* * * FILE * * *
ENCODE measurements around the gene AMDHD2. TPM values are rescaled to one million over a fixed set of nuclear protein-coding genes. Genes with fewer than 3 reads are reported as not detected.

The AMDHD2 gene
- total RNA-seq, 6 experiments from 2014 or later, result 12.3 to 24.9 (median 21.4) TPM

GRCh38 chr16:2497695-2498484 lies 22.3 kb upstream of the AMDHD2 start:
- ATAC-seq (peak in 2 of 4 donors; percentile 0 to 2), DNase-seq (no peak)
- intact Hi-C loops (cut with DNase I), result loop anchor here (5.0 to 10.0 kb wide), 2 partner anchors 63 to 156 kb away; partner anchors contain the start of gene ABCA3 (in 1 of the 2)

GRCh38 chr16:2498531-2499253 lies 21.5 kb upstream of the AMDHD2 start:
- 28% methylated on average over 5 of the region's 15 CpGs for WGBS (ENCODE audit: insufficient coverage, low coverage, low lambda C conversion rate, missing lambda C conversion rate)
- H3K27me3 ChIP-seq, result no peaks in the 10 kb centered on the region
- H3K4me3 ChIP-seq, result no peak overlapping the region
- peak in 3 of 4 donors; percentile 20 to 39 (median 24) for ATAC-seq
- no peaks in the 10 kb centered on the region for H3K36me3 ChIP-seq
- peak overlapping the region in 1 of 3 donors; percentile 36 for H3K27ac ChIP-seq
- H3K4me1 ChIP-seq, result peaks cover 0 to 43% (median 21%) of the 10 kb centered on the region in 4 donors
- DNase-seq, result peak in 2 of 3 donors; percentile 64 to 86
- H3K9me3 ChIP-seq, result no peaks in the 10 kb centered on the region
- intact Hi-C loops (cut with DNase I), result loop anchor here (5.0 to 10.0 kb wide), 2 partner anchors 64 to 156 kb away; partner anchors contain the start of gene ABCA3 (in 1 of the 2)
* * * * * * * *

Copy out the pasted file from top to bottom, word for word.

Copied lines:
ENCODE measurements around the gene AMDHD2. TPM values are rescaled to one million over a fixed set of nuclear protein-coding genes. Genes with fewer than 3 reads are reported as not detected.

The AMDHD2 gene
- total RNA-seq, 6 experiments from 2014 or later, result 12.3 to 24.9 (median 21.4) TPM

GRCh38 chr16:2497695-2498484 lies 22.3 kb upstream of the AMDHD2 start:
- ATAC-seq (peak in 2 of 4 donors; percentile 0 to 2), DNase-seq (no peak)
- intact Hi-C loops (cut with DNase I), result loop anchor here (5.0 to 10.0 kb wide), 2 partner anchors 63 to 156 kb away; partner anchors contain the start of gene ABCA3 (in 1 of the 2)

GRCh38 chr16:2498531-2499253 lies 21.5 kb upstream of the AMDHD2 start:
- 28% methylated on average over 5 of the region's 15 CpGs for WGBS (ENCODE audit: insufficient coverage, low coverage, low lambda C conversion rate, missing lambda C conversion rate)
- H3K27me3 ChIP-seq, result no peaks in the 10 kb centered on the region
- H3K4me3 ChIP-seq, result no peak overlapping the region
- peak in 3 of 4 donors; percentile 20 to 39 (median 24) for ATAC-seq
- no peaks in the 10 kb centered on the region for H3K36me3 ChIP-seq
- peak overlapping the region in 1 of 3 donors; percentile 36 for H3K27ac ChIP-seq
- H3K4me1 ChIP-seq, result peaks cover 0 to 43% (median 21%) of the 10 kb centered on the region in 4 donors
- DNase-seq, result peak in 2 of 3 donors; percentile 64 to 86
- H3K9me3 ChIP-seq, result no peaks in the 10 kb centered on the region
- intact Hi-C loops (cut with DNase I), result loop anchor here (5.0 to 10.0 kb wide), 2 partner anchors 64 to 156 kb away; partner anchors contain the start of gene ABCA3 (in 1 of the 2)